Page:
In the last couple years, occasionally someone will ask me about the impact of the truck and bus regulations put in place by California’s Air Resource Board (CARB). I am certainly not an expert on reading and understanding regulations and I am okay with that.
In short, these regulations are a stair-step of rules governing what vehicles will be allowed to operate in California — with the goal of eliminating the older, worst-polluting vehicles by not allowing them to register as legal vehicles. These rules are aggressive compared with the rest of the country.
I do not want to address whether the regulations make sense or not. That is up to voters in California. Rather, I would like to examine the impact on the aftermarket for medium- and heavy-duty vehicles.
For this analysis, we decided to look at the aftermarket in California for 2023, the year when diesel-powered vehicles (and for this analysis we are looking at Class 6-8 trucks and school buses) older than model year 2010 will not be allowed on the road. There are a number of exceptions as their impact, I believe, is minimal and some wouldn’t apply to this analysis — like exemptions for RVs.
At MacKay & Company, we estimate the operating population for on-highway vehicles for Class 6-8 trucks, school buses and trailers in total, by state and by metropolitan statistical area. (We also have operating populations for transit buses, motor coaches, light duty and off-highway vehicles and for other countries, but for this we are just interested in Class 6-8 trucks and school buses.)
With no regulation impact, we estimate the Class 6-8 truck and school bus operating population in California in 2023 will be roughly 512,000 vehicles or 14 percent of the total U.S. operating population. These 512,000 vehicles will produce an aftermarket parts opportunity of just over $3 billion at retail.
If the vehicles older than 2010 are eliminated (193,000 vehicles), that aftermarket opportunity drops to $2.1 billion, or a decrease of about $900 million, nearly a 30 percent decline. But this assumes that none of those older vehicles are replaced, which is not likely — people don’t register and insure vehicles to park them — they are registered to put into use.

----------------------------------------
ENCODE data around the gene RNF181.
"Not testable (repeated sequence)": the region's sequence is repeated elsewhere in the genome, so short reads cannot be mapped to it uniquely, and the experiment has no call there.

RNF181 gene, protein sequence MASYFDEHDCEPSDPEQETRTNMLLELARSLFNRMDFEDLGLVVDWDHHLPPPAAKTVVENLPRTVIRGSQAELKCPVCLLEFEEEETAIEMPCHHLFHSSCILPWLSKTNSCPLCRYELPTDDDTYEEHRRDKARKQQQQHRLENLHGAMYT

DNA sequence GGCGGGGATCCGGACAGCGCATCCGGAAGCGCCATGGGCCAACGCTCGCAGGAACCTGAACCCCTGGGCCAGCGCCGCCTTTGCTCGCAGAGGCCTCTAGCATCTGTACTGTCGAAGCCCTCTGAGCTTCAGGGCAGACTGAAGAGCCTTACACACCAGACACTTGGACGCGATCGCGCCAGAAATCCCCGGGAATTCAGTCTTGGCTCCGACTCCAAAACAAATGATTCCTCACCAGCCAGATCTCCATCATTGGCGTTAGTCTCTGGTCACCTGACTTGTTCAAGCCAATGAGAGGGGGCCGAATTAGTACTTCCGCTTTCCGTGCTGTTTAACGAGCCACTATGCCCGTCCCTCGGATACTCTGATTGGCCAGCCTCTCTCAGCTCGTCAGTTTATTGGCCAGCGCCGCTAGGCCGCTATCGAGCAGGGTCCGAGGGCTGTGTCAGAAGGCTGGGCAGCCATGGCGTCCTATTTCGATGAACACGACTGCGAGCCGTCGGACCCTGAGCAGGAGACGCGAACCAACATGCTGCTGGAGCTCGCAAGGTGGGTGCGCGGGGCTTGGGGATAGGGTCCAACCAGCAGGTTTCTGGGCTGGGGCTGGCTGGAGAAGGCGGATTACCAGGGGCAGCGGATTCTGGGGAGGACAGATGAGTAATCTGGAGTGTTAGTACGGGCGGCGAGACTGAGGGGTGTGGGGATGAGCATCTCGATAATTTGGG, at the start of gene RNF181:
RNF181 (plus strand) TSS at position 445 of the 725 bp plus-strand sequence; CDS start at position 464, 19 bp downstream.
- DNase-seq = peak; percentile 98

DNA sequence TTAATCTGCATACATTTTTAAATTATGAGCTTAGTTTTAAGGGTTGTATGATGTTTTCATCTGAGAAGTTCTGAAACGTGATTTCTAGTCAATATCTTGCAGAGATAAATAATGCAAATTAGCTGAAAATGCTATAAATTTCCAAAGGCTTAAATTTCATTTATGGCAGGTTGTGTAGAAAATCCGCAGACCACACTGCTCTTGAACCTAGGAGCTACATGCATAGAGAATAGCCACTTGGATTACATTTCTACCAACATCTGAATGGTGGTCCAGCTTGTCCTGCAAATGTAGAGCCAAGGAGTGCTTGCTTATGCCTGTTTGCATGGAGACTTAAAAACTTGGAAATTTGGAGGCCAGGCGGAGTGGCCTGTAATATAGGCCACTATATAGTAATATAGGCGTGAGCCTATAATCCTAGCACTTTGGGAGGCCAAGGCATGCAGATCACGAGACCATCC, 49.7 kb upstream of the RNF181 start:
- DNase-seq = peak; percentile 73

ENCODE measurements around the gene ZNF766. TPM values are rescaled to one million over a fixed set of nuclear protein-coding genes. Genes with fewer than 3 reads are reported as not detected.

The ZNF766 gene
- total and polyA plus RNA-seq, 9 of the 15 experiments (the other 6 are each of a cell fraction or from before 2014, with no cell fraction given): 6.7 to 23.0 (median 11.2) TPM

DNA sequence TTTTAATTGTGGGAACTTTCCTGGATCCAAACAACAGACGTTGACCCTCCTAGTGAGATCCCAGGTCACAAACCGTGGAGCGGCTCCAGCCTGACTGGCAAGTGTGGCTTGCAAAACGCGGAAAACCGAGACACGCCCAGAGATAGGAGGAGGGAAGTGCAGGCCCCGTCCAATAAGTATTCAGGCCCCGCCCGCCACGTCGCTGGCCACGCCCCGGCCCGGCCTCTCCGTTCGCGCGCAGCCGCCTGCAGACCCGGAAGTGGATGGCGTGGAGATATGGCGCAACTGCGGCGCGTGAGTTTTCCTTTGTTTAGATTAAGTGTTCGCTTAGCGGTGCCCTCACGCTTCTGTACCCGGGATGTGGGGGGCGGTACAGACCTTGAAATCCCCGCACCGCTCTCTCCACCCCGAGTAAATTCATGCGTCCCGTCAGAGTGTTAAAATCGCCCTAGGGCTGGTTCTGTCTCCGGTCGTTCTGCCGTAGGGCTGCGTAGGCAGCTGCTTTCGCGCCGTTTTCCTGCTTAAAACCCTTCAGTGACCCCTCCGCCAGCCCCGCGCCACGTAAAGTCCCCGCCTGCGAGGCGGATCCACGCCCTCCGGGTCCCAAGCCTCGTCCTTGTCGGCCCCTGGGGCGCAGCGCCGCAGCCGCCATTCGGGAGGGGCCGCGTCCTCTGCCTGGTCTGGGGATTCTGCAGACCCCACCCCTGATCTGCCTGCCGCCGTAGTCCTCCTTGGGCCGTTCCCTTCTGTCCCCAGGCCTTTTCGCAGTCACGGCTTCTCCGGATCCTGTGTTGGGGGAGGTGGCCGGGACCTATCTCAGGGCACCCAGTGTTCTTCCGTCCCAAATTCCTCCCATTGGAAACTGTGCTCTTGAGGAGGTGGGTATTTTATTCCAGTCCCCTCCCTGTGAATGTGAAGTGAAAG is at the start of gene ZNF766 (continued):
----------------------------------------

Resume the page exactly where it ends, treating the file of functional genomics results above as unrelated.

So, if those vehicles are replaced, the question is how many?
Given the vehicles would have to be replaced with newer, more expensive and more productive trucks, we don’t think it would be a one-to-one replacement. For this analysis, we estimate 60 percent of the trucks would be replaced, but these replacements also would be newer and because of that, the aftermarket potential for these vehicles would be reduced. When we add this potential back to the aftermarket demand for the vehicles still in the operating universe, the total aftermarket total is $2.9 billion or $142 million (4.6 percent) less than it was with no change. The one product area that benefits (increases) from this change is emission-related components.
So the overall impact by 2023 is not huge, but there definitely is an impact. And what about those 193,000 vehicles that can’t be registered in California? Some will be scrapped, some will be cut up and sent to Mexico (and maybe put back together) and the majority will supplement the inventory of used trucks in other, primarily western, states.
John Blodgett has worked for MacKay & Company for more than 20 years and is currently vice president of sales and marketing, responsible for client contact for single- and multi-client projects. He can be reached at firstname.lastname@example.org.